“My mom doesn’t go to work. She stays home.”

“My mom doesn’t go to work. She stays home.”

The other day my niece slept over at my house. She and my son are the same age, love being together, and keep each other thoroughly entertained while simultaneously destroying my house. It was a school night, but they’re both in preschool so that stakes are low. I mean, if they don’t do their coloring page that day, they still get an A. Side note: Is it possible to fail preschool? I should probably look into that.

When they woke up the next morning, I was getting ready for work. As I started gathering my things to leave, my niece asked me, “Do you go to work every day?”

“Yep, I do.”
“My mom doesn’t go to work. She stays home.”

If only my niece understood that by recognizing this and talking about it out loud, she was stepping into a quagmire of opinions and judgement.

But it doesn’t have to be this way.

I quickly answered, “You’re right. She does stay home, but she works at home taking care of you guys, and that’s a lot of work.”

That’s the thing. When you’re a mom or a professional or some combination of the two, there’s work all over the place. And if you don’t have enough work to do, trust me, I can find something for you to do.

The problem I see is that when one form of work is held in higher regard, the other is inherently devalued and trivialized.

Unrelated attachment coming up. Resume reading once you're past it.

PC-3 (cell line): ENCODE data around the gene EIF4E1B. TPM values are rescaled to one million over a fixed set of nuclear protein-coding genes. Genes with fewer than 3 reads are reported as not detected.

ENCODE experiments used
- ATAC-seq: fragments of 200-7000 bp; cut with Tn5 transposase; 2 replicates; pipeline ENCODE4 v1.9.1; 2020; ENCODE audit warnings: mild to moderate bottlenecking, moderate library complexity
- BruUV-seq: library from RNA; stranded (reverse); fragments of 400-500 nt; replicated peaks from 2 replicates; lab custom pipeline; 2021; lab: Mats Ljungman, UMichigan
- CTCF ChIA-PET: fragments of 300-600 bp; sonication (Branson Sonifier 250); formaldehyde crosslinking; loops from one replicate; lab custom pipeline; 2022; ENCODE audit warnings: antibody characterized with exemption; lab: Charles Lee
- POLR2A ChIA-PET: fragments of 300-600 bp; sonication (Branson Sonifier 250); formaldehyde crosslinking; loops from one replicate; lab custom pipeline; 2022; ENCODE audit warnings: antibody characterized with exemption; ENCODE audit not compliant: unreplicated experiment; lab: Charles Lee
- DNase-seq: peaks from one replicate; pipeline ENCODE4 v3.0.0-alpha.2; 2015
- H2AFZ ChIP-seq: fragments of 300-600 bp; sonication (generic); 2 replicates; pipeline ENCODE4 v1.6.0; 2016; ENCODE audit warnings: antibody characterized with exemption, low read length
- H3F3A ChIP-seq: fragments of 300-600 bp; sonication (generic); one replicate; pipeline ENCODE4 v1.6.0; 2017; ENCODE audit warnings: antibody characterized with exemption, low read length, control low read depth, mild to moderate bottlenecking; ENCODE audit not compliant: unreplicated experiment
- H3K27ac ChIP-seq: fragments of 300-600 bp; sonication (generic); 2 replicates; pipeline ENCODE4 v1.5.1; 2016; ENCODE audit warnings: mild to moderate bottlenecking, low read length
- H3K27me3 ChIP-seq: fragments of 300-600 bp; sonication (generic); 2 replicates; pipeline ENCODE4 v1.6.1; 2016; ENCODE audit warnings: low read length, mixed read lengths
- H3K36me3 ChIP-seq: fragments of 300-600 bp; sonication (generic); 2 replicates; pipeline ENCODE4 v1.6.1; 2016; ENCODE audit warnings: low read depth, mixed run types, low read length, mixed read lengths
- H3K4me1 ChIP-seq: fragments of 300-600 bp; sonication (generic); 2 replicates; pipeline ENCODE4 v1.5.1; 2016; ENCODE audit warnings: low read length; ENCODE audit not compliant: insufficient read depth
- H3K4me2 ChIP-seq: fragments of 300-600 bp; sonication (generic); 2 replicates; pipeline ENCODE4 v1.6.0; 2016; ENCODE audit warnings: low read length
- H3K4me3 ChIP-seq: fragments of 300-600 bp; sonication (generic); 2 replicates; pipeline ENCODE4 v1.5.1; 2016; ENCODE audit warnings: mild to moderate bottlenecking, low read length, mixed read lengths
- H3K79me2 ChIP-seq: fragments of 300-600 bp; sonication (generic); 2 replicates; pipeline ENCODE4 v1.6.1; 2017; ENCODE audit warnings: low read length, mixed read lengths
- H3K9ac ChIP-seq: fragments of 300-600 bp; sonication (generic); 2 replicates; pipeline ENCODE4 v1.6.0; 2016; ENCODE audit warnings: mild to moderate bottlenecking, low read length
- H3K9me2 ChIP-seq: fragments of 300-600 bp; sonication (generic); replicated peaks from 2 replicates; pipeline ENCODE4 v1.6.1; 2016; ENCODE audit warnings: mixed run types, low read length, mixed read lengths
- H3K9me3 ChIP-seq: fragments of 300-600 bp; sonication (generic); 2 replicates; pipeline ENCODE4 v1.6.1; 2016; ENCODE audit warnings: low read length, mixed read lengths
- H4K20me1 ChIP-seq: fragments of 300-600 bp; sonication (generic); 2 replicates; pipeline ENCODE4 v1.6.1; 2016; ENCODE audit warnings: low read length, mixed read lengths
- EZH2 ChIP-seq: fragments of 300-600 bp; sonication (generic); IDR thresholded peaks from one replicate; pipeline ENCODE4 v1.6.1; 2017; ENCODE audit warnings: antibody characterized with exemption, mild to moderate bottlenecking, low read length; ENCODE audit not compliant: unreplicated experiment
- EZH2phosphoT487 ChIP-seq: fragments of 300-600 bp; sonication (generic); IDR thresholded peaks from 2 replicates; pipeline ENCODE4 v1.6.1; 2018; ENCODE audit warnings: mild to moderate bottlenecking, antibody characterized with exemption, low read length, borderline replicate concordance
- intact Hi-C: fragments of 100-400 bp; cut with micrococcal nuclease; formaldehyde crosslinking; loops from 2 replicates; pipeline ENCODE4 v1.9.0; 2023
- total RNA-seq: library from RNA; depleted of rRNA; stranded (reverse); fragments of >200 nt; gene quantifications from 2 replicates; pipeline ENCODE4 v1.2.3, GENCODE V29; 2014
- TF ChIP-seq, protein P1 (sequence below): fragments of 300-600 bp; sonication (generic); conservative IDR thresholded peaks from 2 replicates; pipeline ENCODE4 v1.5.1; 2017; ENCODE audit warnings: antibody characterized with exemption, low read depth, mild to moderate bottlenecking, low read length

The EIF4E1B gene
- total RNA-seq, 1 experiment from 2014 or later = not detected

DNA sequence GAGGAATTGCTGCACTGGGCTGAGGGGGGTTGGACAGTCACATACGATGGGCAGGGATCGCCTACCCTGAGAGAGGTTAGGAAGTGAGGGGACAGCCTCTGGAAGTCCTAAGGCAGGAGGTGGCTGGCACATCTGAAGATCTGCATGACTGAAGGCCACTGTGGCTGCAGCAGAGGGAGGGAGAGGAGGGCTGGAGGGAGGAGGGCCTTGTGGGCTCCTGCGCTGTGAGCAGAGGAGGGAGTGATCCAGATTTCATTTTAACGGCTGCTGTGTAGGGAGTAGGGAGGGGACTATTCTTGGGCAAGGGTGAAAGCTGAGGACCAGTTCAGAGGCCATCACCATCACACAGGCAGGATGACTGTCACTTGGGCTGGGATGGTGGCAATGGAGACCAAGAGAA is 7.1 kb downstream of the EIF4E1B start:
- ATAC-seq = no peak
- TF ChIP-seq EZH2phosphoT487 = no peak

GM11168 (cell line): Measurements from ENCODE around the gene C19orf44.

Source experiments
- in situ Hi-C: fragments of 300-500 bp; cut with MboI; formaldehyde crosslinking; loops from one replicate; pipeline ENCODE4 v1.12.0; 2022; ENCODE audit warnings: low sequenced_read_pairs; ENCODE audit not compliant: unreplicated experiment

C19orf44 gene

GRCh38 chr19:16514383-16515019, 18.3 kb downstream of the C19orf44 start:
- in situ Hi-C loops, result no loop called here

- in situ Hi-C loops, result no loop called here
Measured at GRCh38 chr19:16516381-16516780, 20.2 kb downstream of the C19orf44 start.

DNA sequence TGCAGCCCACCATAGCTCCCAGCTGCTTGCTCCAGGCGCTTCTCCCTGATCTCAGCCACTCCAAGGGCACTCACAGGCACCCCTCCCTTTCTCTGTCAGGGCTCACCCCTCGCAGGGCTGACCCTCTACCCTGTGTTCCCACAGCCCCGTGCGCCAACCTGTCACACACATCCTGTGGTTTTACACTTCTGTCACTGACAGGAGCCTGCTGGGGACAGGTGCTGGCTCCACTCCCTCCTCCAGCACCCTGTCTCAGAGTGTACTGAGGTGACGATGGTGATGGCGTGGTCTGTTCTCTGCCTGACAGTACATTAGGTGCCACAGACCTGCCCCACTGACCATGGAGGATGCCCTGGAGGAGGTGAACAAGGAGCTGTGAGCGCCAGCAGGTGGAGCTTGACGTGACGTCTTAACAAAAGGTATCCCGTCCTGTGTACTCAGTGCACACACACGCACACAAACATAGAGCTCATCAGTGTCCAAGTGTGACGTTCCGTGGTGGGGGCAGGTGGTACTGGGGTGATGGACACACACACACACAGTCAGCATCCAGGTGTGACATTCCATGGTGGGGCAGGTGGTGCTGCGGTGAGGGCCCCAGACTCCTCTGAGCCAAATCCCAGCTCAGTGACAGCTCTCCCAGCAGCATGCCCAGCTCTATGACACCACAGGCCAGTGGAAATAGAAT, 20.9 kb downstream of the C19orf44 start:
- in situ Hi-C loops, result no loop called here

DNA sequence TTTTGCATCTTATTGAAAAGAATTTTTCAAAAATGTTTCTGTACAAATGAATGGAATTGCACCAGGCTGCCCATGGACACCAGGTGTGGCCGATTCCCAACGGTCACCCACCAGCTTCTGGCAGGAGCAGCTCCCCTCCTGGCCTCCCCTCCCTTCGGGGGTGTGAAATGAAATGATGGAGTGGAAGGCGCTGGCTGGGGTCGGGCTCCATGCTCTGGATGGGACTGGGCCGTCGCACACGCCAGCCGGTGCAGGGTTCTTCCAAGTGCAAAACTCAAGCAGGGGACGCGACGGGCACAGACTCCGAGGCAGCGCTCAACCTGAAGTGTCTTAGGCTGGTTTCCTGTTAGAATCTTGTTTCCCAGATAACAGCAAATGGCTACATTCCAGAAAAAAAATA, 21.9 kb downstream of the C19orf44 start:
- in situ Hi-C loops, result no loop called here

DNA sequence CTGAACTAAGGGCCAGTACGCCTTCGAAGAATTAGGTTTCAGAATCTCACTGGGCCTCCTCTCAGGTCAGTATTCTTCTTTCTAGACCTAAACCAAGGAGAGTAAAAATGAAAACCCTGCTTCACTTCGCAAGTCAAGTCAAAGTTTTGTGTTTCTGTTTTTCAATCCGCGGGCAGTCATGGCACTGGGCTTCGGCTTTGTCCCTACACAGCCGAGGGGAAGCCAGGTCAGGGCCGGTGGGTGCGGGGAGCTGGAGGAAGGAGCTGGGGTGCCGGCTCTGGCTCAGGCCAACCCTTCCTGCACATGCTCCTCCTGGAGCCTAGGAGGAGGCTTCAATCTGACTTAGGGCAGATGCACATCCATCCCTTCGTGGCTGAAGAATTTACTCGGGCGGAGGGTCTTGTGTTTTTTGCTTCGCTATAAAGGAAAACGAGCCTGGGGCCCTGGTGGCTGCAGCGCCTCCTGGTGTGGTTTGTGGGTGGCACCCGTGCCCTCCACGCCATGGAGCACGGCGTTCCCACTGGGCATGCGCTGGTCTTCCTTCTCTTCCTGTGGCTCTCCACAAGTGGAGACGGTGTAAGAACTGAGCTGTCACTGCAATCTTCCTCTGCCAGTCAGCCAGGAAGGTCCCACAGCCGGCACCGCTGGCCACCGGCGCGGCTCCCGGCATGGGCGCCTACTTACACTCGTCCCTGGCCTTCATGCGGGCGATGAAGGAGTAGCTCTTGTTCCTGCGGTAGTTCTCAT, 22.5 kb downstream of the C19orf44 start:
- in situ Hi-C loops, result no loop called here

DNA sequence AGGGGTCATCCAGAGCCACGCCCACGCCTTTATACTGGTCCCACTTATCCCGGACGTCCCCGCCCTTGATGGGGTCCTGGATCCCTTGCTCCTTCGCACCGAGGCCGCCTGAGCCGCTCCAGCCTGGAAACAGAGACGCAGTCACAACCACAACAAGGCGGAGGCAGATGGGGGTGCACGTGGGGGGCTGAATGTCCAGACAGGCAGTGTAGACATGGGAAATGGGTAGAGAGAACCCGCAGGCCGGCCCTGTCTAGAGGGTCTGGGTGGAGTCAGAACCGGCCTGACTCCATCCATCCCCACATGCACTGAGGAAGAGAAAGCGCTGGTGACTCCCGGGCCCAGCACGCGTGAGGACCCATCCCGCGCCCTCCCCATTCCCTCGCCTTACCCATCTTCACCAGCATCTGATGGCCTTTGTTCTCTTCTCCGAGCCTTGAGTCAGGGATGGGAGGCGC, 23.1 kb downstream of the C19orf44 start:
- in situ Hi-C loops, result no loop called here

But it doesn’t have to be this way.

Instead of saying one is more important than the other, can’t we just appreciate the value of both? Can’t we just recognize that hard is hard, and wasting time saying your hard is more hard rarely gets anything positive accomplished? And that when we support one another, we all succeed?

I think we can.

And I think we can in these small moments, when your niece recognizes differences but hasn’t yet placed judgement. We can shape the tiny humans (and maybe even big humans, too!) in our care to be accepting and kind and appreciative of the important role everyone plays in shaping a more compassionate world.

I think it’s possible. I KNOW it’s possible. And I’m up for the challenge. How about you?

New Year's Resolutions: The Microwave Edition

New Year's Resolutions: The Microwave Edition